Memory, regression and multiple languages in the works of Ribot (1881) and Rush (1812)
Marjorie Perlman LORCH
The short passage contained in Théodule Ribot’s book on Diseases of Memory (Les maladies de la mémoire, 1881; English Translation, 1882) on the language abilities of second language learners in later life form the foundation of our modern understanding of the neurolinguistics of bilingualism. The book presents a detailed investigation of memory impairments of various sorts and offers a number of axiomatic principles derived from the pathological cases to explain the workings of memory in general. The ‘law of regression’, now referred to as Ribot’s Law, predicts the gradient of forgetting from the most recent to the oldest memories. Ribot’s Law has been formatively applied to a variety of phenomena in neuropsychology in the past century, notably influencing Freud (1915). Within the field of aphasia, his formulation of selective recovery of languages in multilingual speakers with language disturbances is still employed today. However, in Ribot’s work a significant distinction was drawn between disorders in monolingual and multilingual speakers which appears to have been lost. Impairments in language which he classified as aphasia are discussed under the classification of “partial amnesia”. However, impairments in language with respect to those who had learned multiple languages were classified as “exaltations of memory, or hyperamnesias”. Examination of Ribot’s writings reveals a distinct conceptual approach to memory, learning and aging from that assumed today.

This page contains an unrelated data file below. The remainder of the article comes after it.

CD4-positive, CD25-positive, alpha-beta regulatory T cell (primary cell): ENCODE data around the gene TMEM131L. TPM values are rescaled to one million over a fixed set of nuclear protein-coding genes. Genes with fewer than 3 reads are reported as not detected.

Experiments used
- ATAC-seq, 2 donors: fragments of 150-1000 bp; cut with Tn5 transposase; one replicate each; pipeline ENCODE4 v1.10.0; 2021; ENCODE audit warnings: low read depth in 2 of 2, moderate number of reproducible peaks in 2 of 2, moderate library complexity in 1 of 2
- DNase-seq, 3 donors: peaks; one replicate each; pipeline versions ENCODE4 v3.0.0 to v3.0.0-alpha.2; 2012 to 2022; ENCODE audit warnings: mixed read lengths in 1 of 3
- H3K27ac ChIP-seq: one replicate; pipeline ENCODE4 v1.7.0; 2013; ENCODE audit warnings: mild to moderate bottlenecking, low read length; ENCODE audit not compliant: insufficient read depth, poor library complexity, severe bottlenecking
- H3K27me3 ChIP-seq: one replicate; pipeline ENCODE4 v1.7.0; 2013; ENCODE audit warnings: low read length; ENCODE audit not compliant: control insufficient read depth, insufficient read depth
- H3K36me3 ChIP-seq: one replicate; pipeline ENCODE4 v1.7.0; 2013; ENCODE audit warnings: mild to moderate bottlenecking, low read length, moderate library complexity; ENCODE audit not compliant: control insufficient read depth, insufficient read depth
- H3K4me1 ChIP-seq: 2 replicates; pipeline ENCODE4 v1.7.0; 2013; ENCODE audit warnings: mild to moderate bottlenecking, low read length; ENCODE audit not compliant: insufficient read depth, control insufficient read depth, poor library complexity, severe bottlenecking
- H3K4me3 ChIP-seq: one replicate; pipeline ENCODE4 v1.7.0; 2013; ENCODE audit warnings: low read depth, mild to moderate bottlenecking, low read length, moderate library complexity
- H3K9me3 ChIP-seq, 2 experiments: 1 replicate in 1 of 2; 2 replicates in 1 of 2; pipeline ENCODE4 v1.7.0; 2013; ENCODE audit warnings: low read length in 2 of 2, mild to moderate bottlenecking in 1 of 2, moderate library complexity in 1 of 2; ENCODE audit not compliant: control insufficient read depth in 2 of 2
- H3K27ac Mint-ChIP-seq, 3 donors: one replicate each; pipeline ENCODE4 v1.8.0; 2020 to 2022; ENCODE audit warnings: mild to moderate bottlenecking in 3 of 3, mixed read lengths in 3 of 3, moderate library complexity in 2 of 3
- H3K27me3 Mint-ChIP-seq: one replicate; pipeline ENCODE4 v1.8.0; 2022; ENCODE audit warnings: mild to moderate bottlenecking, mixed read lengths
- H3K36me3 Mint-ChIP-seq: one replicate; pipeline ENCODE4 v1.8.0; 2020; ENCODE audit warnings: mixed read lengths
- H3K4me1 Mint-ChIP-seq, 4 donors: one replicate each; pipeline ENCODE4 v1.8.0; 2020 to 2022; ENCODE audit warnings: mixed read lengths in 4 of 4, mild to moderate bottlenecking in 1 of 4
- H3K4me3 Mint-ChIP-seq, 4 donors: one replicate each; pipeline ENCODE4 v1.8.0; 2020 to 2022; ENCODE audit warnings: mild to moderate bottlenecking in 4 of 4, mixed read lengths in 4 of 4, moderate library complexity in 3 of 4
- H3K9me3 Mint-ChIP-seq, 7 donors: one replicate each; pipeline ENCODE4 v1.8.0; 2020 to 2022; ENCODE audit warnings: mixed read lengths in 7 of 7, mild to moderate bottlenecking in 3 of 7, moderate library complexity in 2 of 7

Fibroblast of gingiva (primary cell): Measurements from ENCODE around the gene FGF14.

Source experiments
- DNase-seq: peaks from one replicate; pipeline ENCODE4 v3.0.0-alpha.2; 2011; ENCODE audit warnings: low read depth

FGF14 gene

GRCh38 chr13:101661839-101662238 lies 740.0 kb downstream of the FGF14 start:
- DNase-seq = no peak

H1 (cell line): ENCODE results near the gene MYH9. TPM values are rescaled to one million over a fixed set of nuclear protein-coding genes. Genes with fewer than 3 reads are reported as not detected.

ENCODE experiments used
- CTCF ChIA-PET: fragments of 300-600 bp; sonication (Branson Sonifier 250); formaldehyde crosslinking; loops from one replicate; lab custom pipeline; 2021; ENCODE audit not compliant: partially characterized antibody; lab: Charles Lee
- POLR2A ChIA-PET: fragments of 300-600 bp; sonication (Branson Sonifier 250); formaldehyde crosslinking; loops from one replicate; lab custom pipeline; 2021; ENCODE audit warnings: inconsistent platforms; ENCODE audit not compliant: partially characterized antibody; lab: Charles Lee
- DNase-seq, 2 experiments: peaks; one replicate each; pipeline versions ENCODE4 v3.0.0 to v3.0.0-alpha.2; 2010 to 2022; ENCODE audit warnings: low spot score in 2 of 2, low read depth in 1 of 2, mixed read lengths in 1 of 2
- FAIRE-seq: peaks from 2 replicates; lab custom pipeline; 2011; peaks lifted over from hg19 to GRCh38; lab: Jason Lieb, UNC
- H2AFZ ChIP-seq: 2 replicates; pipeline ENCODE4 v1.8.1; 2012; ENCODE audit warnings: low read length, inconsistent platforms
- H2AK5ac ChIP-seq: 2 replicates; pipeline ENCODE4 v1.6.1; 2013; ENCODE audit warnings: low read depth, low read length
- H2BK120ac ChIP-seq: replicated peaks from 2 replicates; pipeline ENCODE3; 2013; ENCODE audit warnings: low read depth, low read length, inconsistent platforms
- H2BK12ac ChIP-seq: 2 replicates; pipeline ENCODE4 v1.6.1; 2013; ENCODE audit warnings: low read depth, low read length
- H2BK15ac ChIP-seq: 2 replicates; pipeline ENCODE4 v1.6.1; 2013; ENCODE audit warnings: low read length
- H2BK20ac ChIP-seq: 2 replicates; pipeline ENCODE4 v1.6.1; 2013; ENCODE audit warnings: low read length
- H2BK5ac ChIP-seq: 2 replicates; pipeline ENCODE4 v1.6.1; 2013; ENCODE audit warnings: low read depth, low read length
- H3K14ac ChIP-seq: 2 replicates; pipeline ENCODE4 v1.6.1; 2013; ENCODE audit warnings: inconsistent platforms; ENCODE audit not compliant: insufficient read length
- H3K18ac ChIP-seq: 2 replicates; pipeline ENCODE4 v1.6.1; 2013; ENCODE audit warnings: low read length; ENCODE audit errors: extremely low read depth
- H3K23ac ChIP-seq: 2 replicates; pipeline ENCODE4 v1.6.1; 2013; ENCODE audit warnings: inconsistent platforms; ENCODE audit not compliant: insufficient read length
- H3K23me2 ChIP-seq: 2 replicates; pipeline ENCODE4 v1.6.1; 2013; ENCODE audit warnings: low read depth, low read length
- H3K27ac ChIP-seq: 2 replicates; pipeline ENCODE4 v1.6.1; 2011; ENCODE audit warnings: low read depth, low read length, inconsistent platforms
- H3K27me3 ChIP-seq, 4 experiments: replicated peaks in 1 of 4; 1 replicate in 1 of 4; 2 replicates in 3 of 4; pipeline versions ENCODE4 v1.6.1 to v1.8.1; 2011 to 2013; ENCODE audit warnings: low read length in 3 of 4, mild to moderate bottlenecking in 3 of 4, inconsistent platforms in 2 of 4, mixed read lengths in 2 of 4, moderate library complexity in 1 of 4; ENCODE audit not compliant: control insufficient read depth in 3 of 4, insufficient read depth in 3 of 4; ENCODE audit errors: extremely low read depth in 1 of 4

This paper will critically examine these ideas and analyse the sources of Ribot’s conceptualization by placing his work in its historical context, and tracing the antecedents of his theories through the authors he cited, in particular, those of Benjamin Rush (1812). Detailed consideration of Ribot’s original thesis provides a new the perspective on current research on bilingual speakers which is predicated on a different set of theoretical assumptions.
Pavia, Italy, 2006